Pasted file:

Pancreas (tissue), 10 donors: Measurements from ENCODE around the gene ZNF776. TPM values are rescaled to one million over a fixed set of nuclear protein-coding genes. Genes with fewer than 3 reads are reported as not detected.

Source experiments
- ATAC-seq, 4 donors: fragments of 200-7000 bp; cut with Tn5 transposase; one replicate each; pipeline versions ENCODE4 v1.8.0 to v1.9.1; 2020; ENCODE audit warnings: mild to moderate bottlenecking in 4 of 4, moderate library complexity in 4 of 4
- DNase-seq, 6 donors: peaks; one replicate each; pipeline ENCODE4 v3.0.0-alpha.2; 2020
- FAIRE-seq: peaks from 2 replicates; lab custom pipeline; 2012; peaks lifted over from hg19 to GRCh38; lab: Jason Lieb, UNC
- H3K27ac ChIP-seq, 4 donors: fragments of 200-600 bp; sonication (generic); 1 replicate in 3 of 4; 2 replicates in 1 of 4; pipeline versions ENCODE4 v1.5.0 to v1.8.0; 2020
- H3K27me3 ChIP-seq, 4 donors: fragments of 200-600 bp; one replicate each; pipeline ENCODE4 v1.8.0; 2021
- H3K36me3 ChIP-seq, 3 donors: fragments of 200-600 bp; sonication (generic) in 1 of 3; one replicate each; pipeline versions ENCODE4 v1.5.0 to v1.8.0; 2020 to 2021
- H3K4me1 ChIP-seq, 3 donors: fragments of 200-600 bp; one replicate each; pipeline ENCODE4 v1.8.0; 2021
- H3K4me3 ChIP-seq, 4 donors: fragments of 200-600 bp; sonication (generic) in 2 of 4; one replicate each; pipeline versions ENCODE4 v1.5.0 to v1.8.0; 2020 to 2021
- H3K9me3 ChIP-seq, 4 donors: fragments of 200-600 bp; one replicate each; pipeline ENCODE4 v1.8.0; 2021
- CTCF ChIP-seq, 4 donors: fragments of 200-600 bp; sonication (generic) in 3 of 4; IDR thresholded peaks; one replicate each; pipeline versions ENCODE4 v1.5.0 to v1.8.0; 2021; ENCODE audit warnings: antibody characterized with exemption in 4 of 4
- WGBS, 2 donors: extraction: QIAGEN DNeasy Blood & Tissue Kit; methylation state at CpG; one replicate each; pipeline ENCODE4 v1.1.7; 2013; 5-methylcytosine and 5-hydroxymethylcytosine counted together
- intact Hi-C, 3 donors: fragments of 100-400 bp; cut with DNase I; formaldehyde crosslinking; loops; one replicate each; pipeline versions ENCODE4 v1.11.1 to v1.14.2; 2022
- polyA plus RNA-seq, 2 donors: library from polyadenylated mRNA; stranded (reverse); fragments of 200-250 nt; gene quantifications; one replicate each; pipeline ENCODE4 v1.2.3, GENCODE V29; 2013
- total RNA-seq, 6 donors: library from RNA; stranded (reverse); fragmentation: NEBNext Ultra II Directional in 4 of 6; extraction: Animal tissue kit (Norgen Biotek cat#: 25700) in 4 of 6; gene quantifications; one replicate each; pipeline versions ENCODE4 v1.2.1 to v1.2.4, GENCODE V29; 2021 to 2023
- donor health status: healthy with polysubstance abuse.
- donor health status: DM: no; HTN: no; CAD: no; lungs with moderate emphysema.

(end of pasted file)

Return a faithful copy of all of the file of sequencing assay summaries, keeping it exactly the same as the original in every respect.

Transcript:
Pancreas (tissue), 10 donors: Measurements from ENCODE around the gene ZNF776. TPM values are rescaled to one million over a fixed set of nuclear protein-coding genes. Genes with fewer than 3 reads are reported as not detected.

Source experiments
- ATAC-seq, 4 donors: fragments of 200-7000 bp; cut with Tn5 transposase; one replicate each; pipeline versions ENCODE4 v1.8.0 to v1.9.1; 2020; ENCODE audit warnings: mild to moderate bottlenecking in 4 of 4, moderate library complexity in 4 of 4
- DNase-seq, 6 donors: peaks; one replicate each; pipeline ENCODE4 v3.0.0-alpha.2; 2020
- FAIRE-seq: peaks from 2 replicates; lab custom pipeline; 2012; peaks lifted over from hg19 to GRCh38; lab: Jason Lieb, UNC
- H3K27ac ChIP-seq, 4 donors: fragments of 200-600 bp; sonication (generic); 1 replicate in 3 of 4; 2 replicates in 1 of 4; pipeline versions ENCODE4 v1.5.0 to v1.8.0; 2020
- H3K27me3 ChIP-seq, 4 donors: fragments of 200-600 bp; one replicate each; pipeline ENCODE4 v1.8.0; 2021
- H3K36me3 ChIP-seq, 3 donors: fragments of 200-600 bp; sonication (generic) in 1 of 3; one replicate each; pipeline versions ENCODE4 v1.5.0 to v1.8.0; 2020 to 2021
- H3K4me1 ChIP-seq, 3 donors: fragments of 200-600 bp; one replicate each; pipeline ENCODE4 v1.8.0; 2021
- H3K4me3 ChIP-seq, 4 donors: fragments of 200-600 bp; sonication (generic) in 2 of 4; one replicate each; pipeline versions ENCODE4 v1.5.0 to v1.8.0; 2020 to 2021
- H3K9me3 ChIP-seq, 4 donors: fragments of 200-600 bp; one replicate each; pipeline ENCODE4 v1.8.0; 2021
- CTCF ChIP-seq, 4 donors: fragments of 200-600 bp; sonication (generic) in 3 of 4; IDR thresholded peaks; one replicate each; pipeline versions ENCODE4 v1.5.0 to v1.8.0; 2021; ENCODE audit warnings: antibody characterized with exemption in 4 of 4
- WGBS, 2 donors: extraction: QIAGEN DNeasy Blood & Tissue Kit; methylation state at CpG; one replicate each; pipeline ENCODE4 v1.1.7; 2013; 5-methylcytosine and 5-hydroxymethylcytosine counted together
- intact Hi-C, 3 donors: fragments of 100-400 bp; cut with DNase I; formaldehyde crosslinking; loops; one replicate each; pipeline versions ENCODE4 v1.11.1 to v1.14.2; 2022
- polyA plus RNA-seq, 2 donors: library from polyadenylated mRNA; stranded (reverse); fragments of 200-250 nt; gene quantifications; one replicate each; pipeline ENCODE4 v1.2.3, GENCODE V29; 2013
- total RNA-seq, 6 donors: library from RNA; stranded (reverse); fragmentation: NEBNext Ultra II Directional in 4 of 6; extraction: Animal tissue kit (Norgen Biotek cat#: 25700) in 4 of 6; gene quantifications; one replicate each; pipeline versions ENCODE4 v1.2.1 to v1.2.4, GENCODE V29; 2021 to 2023
- donor health status: healthy with polysubstance abuse.
- donor health status: DM: no; HTN: no; CAD: no; lungs with moderate emphysema.